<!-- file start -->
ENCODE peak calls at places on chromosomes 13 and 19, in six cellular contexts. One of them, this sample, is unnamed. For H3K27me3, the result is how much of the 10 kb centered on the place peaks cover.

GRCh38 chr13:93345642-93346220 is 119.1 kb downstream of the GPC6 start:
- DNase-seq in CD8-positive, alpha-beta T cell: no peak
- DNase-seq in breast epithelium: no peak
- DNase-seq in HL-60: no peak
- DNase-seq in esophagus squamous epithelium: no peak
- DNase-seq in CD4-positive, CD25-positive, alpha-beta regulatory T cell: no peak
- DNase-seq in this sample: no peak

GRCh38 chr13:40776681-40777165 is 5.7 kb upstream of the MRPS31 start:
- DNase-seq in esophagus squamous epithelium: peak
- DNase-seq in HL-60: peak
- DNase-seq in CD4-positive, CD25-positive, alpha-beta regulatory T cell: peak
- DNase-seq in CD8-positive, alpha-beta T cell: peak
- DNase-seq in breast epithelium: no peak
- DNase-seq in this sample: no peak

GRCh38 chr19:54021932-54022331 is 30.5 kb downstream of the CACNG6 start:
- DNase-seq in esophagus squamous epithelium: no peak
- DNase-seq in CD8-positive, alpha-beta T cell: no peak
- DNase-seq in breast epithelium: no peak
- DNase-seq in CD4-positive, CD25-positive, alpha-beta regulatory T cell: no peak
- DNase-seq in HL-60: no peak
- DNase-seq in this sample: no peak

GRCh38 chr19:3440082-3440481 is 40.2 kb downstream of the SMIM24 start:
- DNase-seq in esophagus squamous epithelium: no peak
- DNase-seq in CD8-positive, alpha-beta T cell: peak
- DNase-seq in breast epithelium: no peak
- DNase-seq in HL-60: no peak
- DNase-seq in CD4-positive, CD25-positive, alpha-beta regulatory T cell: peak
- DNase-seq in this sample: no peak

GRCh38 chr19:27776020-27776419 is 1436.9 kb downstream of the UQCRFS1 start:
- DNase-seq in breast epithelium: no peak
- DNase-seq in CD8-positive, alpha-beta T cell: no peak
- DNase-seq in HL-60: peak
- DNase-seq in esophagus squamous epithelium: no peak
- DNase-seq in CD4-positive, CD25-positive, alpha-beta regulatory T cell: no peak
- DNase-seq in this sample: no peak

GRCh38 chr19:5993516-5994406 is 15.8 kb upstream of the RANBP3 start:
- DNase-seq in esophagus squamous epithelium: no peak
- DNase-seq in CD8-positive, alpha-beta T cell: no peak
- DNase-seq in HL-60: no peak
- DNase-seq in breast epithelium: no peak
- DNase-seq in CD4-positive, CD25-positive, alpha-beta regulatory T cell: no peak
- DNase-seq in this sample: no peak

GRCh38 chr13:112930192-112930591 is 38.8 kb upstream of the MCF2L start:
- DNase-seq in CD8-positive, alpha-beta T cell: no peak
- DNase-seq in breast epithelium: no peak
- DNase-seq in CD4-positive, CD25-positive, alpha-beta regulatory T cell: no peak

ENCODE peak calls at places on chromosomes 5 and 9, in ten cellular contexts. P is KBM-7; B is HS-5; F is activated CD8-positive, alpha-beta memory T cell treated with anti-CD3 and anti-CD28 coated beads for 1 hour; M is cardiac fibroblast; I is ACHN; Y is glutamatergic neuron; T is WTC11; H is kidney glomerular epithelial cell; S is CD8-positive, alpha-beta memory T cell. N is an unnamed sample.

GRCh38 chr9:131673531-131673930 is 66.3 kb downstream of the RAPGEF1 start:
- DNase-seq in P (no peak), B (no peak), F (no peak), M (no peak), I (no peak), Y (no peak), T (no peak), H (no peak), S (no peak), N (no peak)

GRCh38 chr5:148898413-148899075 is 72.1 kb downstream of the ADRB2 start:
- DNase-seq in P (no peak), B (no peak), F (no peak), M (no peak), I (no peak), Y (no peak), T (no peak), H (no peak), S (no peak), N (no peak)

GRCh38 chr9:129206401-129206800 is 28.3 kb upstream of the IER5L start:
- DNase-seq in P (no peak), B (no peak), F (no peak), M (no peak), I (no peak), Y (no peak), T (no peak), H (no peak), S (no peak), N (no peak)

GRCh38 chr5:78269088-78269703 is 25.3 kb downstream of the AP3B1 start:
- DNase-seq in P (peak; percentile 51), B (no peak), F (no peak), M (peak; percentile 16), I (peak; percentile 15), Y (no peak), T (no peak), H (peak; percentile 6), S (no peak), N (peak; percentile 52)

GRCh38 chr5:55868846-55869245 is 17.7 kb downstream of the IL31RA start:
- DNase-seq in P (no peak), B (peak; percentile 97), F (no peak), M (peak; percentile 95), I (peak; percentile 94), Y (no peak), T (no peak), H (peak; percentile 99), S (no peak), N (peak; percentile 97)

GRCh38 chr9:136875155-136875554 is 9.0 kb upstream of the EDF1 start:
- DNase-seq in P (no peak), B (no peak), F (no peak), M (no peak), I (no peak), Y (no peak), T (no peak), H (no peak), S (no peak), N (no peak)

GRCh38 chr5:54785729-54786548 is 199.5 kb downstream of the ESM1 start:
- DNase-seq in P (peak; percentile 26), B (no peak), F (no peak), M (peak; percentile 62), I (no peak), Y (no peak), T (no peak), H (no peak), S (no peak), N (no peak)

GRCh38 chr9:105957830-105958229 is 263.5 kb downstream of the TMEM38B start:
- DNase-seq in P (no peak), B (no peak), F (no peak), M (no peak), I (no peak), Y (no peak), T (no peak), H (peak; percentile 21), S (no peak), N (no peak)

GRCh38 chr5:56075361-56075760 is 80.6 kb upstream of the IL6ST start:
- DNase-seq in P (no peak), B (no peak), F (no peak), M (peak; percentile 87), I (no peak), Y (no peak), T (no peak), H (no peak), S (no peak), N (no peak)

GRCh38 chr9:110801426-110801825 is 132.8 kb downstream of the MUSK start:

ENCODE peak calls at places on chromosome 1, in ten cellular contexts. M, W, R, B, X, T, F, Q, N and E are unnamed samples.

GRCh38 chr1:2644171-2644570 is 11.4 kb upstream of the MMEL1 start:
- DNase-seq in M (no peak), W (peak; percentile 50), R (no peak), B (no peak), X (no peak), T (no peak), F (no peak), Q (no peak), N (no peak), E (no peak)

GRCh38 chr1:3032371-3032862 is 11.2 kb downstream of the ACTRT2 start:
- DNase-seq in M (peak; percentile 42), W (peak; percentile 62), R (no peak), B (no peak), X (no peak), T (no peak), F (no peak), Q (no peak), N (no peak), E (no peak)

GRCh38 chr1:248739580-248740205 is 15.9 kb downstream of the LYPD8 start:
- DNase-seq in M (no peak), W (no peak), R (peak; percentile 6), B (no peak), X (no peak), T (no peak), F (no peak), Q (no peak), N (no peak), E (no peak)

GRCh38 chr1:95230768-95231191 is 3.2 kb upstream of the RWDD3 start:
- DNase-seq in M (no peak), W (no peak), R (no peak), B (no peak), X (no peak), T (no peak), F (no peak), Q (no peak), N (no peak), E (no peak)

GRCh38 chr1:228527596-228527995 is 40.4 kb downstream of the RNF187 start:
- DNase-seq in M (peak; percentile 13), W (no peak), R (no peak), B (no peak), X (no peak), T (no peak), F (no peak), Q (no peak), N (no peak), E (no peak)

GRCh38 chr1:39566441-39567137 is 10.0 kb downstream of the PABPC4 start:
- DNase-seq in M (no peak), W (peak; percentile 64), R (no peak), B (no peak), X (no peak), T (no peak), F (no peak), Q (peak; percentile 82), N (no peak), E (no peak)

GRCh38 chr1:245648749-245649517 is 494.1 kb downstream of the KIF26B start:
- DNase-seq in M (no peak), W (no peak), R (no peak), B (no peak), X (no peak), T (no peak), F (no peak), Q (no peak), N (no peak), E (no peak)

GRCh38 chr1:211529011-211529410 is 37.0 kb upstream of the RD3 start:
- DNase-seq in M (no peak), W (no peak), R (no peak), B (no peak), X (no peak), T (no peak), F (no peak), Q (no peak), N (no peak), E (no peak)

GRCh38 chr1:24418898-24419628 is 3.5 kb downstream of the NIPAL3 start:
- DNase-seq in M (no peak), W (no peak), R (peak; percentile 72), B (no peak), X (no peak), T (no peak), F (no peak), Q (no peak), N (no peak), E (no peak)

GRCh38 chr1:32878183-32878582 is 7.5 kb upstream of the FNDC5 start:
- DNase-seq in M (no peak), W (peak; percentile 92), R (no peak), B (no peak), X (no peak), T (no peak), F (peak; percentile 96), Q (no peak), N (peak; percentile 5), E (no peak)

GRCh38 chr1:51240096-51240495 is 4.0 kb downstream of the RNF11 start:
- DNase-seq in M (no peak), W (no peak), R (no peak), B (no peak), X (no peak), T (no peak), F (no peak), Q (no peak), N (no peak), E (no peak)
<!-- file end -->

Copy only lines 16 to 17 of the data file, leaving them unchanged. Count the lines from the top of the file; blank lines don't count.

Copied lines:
GRCh38 chr19:54021932-54022331 is 30.5 kb downstream of the CACNG6 start:
- DNase-seq in esophagus squamous epithelium: no peak